Christmas Day is a problem in our household. Most cinemas are closed and the TV offer is unwatchable so it has to be a DVD. This time Ray brought over his projector and because of forthcoming rail journeys in Italy I suggested Tickets – a ‘portmanteau’ film in which three directors tell three separate stories involving passengers travelling between Innsbruck and Rome. Although all three stories are distinct there is an overlap with a group of characters appearing in more than one story.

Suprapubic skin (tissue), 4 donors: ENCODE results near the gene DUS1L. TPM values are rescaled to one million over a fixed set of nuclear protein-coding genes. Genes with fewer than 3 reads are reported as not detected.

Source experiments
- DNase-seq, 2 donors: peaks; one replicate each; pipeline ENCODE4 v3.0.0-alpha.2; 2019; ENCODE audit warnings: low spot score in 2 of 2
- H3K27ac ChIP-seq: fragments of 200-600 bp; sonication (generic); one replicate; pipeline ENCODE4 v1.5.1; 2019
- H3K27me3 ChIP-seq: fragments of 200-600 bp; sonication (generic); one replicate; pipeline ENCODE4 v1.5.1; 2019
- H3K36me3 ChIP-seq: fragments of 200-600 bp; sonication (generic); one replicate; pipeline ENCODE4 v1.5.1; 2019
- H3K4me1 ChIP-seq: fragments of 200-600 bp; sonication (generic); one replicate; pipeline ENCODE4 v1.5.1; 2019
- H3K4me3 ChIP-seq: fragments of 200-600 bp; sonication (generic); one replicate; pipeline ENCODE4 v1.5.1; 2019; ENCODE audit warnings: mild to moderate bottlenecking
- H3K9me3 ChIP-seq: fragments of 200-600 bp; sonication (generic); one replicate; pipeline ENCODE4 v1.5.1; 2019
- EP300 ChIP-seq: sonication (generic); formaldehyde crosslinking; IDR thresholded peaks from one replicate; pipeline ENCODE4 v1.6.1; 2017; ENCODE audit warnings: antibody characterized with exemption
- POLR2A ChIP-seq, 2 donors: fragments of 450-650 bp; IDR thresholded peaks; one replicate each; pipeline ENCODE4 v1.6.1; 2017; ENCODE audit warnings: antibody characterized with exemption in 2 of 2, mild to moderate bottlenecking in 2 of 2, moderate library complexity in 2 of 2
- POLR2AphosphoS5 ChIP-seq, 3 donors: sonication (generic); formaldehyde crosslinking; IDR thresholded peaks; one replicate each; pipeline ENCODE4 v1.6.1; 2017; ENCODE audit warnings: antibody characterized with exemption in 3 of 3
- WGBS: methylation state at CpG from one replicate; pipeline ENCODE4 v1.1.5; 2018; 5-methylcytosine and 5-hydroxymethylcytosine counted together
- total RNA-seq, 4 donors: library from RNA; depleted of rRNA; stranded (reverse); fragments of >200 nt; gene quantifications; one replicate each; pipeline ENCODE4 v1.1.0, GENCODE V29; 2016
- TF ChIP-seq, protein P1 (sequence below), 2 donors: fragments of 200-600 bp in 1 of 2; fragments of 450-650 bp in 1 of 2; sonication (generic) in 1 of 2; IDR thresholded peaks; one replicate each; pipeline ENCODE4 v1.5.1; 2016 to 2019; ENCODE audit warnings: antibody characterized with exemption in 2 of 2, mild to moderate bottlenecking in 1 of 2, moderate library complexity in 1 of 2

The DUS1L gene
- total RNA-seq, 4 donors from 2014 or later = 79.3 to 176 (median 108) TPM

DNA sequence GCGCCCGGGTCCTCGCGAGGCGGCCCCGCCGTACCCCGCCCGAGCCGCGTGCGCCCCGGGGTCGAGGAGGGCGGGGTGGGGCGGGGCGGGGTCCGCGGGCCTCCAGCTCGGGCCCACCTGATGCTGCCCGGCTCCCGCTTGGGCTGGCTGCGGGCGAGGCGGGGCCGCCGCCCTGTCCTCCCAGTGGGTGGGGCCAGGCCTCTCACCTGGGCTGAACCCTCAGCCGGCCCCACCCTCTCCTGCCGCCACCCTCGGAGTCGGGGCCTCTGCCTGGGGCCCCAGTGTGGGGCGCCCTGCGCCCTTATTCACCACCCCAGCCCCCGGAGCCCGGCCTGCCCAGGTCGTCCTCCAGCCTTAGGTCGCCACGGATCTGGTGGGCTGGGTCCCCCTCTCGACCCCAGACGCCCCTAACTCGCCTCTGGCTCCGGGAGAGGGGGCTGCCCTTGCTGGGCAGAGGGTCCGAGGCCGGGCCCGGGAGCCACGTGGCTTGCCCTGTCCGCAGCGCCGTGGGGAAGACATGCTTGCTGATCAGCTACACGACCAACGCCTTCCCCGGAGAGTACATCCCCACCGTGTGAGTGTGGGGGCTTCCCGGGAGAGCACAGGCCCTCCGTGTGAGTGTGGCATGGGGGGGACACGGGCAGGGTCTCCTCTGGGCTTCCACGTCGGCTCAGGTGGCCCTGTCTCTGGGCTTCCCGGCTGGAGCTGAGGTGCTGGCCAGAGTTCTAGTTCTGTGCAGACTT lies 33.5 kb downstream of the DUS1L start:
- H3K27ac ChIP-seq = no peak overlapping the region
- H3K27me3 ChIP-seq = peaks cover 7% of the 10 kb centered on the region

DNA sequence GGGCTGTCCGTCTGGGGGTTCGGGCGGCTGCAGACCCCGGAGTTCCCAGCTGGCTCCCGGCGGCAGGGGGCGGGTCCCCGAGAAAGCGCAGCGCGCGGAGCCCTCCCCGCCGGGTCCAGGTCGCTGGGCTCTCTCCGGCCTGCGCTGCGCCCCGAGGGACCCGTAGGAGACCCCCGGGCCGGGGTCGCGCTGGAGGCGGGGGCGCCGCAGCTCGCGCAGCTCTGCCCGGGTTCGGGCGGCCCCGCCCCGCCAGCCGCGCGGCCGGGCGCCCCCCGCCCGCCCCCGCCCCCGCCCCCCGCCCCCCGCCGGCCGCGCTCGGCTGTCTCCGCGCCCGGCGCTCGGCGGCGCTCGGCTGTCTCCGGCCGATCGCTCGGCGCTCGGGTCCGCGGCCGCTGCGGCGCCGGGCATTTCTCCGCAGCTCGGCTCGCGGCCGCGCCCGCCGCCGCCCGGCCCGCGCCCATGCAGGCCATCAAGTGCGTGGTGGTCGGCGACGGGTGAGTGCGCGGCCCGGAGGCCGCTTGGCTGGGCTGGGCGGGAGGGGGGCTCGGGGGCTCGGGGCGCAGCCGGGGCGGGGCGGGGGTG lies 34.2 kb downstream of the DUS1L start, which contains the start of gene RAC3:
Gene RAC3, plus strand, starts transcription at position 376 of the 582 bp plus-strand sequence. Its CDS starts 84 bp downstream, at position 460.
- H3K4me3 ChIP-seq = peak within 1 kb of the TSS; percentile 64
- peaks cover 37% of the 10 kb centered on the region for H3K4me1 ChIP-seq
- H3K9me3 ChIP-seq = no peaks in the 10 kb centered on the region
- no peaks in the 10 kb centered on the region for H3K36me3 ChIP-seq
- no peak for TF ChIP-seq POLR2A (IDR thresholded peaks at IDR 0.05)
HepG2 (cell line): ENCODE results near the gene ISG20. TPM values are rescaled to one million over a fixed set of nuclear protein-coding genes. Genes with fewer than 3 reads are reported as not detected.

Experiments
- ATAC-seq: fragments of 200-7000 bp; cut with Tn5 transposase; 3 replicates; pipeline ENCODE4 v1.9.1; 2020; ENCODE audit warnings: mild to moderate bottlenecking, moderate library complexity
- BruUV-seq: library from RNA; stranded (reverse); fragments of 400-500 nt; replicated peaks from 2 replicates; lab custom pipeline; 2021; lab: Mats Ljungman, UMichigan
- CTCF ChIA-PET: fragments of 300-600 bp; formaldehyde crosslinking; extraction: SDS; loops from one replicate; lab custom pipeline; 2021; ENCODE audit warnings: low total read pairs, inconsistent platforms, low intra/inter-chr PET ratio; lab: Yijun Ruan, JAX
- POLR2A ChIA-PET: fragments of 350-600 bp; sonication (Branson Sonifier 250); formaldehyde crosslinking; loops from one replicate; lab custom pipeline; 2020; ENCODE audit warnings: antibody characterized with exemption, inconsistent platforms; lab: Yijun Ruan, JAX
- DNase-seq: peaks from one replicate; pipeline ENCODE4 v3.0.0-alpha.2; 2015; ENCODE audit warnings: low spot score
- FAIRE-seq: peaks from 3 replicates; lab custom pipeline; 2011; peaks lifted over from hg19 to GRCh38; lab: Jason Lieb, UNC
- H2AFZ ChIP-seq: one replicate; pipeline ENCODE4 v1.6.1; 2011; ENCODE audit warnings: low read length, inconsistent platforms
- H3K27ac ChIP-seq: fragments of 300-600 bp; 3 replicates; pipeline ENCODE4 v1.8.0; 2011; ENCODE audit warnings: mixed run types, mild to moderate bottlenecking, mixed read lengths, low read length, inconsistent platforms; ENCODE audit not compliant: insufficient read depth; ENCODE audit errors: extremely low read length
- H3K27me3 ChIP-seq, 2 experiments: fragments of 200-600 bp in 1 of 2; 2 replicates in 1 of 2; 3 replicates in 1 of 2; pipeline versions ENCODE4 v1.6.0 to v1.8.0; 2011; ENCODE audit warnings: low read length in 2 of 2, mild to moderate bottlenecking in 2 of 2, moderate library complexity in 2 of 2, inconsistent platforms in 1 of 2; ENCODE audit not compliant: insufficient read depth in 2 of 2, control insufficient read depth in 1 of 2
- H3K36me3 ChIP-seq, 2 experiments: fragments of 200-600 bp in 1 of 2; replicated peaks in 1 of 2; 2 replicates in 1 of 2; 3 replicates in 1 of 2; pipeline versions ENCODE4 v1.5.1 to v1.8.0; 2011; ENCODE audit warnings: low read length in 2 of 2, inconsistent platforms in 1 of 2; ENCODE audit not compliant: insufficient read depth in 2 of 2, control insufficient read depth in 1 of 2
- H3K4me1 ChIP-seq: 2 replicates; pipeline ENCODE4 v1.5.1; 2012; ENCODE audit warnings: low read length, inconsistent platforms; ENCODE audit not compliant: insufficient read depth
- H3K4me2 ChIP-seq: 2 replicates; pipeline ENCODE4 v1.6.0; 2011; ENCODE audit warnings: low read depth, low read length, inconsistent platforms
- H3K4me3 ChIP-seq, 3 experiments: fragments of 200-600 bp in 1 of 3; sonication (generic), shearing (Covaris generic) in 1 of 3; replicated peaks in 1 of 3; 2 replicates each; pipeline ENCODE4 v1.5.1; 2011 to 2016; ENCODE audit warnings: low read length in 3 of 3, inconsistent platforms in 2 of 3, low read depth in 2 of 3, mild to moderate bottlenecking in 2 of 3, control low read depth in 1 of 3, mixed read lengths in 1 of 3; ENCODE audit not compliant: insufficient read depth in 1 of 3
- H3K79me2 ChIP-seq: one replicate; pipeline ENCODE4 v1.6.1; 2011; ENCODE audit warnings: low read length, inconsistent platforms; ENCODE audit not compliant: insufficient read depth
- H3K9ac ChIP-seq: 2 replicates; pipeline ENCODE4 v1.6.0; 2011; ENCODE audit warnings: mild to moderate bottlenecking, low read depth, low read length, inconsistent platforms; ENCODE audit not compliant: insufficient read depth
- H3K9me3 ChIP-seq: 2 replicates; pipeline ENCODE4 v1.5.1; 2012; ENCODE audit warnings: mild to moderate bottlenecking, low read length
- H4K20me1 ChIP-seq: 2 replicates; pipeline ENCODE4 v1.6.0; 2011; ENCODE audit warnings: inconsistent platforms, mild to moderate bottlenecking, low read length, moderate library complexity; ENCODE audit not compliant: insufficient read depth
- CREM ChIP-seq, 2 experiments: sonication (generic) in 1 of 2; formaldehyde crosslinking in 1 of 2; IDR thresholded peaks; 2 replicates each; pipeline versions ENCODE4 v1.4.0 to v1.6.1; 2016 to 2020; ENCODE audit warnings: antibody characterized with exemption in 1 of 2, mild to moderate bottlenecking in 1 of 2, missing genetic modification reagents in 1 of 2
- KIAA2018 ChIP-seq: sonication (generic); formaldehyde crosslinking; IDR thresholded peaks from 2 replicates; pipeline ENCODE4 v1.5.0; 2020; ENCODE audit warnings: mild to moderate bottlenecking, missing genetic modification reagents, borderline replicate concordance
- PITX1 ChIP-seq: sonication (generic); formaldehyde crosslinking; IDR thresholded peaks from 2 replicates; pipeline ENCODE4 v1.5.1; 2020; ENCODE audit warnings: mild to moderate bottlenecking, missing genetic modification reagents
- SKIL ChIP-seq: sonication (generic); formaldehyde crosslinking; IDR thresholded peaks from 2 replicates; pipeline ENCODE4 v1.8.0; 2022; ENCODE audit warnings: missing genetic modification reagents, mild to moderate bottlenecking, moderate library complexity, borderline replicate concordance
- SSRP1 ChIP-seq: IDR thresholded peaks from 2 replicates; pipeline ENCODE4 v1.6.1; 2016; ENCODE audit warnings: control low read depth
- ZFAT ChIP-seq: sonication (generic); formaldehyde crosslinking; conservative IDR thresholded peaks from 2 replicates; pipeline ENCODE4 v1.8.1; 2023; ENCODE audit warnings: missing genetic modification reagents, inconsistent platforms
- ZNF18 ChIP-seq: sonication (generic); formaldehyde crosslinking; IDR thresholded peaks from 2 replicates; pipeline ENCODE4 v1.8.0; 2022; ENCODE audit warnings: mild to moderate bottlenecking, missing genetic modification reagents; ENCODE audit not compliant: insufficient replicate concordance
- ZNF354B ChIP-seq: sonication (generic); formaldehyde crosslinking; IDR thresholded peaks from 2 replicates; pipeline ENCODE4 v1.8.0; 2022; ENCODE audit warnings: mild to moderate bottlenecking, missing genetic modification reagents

The story began as a suggestion by Abbas Kiarostami in a discussion with producer Carlo Cresto-Dina and editor/actor Babak Karimi. The original idea was for three linked documentaries. The other two directors who were invited on board were Ermanno Olmi and Ken Loach. In the ‘making of’ documentary included on the Artificial Eye DVD we see the three directors with their interpreters eventually deciding to make a trio of linked fictional stories. This discussion is interesting because it is Loach who effectively sets up the format when he says that he can’t work on Olmi’s suggestion of ‘three colours’ as a starting point because it is too abstract. Instead he suggests a story idea that involves migrants or simply travellers who are involved in stories that cross national and cultural boundaries. Loach is closest to the original ideas of neo-realism – stories taken from the world, not imposed upon it. Also interesting is that Loach is accompanied by his three close collaborators, Rebecca O’Brien (who attends the initial conversation), screenwriter Paul Laverty and cinematographer Chris Menges. The other two directors both have collaborators as well but they didn’t seem to have the same input from the evidence in the documentary.